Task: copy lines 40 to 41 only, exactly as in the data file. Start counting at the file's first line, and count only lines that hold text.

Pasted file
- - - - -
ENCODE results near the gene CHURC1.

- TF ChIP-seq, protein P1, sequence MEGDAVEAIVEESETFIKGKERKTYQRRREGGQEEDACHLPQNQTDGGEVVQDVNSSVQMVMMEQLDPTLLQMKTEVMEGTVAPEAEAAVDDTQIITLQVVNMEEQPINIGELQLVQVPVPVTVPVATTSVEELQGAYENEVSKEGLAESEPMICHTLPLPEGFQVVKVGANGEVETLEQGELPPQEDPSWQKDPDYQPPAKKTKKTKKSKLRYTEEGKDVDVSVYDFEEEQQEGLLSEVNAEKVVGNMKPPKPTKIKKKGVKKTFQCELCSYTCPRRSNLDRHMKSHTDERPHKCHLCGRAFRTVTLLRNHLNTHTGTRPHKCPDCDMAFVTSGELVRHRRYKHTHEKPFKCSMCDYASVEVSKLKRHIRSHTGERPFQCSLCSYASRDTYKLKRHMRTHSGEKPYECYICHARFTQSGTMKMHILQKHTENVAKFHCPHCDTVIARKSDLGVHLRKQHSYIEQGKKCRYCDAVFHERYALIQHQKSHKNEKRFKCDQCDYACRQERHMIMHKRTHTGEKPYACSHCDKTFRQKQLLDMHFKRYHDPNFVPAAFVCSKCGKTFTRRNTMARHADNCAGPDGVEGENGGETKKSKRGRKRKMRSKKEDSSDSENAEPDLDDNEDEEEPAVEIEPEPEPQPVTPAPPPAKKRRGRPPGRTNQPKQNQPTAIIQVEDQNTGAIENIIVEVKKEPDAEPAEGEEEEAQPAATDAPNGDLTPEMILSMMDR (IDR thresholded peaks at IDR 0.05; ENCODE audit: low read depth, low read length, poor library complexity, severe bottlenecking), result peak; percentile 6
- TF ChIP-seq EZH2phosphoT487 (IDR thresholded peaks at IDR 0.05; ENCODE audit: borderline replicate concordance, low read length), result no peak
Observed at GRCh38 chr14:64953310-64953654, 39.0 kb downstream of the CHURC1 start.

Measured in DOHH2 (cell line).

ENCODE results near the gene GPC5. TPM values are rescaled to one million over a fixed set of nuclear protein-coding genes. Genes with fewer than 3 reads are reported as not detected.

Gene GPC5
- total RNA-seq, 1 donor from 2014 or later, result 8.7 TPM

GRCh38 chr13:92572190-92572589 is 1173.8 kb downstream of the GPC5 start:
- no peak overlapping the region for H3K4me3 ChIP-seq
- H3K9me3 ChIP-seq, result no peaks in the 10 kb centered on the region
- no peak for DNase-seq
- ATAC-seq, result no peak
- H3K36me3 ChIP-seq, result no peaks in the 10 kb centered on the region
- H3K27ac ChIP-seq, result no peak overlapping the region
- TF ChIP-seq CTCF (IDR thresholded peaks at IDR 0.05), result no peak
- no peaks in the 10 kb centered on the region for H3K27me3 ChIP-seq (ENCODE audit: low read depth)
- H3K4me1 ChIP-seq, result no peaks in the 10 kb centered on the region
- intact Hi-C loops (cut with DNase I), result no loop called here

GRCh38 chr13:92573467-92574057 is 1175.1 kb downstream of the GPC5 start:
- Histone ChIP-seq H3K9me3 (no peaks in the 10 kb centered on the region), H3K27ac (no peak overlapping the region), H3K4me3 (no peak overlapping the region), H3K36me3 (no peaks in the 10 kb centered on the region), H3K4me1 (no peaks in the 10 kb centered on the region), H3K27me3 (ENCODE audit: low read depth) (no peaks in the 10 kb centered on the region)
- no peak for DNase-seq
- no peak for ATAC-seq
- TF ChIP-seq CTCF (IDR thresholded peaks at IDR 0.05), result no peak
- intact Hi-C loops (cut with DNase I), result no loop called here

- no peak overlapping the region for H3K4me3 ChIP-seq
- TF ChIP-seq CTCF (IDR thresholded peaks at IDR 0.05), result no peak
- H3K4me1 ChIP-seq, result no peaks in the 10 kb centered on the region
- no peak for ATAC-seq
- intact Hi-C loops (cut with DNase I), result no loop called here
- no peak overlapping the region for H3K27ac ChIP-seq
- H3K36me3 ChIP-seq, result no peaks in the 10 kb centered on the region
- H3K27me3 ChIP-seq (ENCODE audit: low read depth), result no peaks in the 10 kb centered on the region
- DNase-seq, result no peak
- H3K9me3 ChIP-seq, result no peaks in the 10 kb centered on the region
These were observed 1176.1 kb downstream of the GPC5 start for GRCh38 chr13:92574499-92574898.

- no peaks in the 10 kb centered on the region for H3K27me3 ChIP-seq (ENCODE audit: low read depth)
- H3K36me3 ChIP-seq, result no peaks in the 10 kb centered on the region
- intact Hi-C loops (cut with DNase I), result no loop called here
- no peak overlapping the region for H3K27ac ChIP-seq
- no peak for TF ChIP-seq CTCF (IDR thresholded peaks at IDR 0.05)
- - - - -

- no peak overlapping the region for H3K27ac ChIP-seq
- no peak for TF ChIP-seq CTCF (IDR thresholded peaks at IDR 0.05)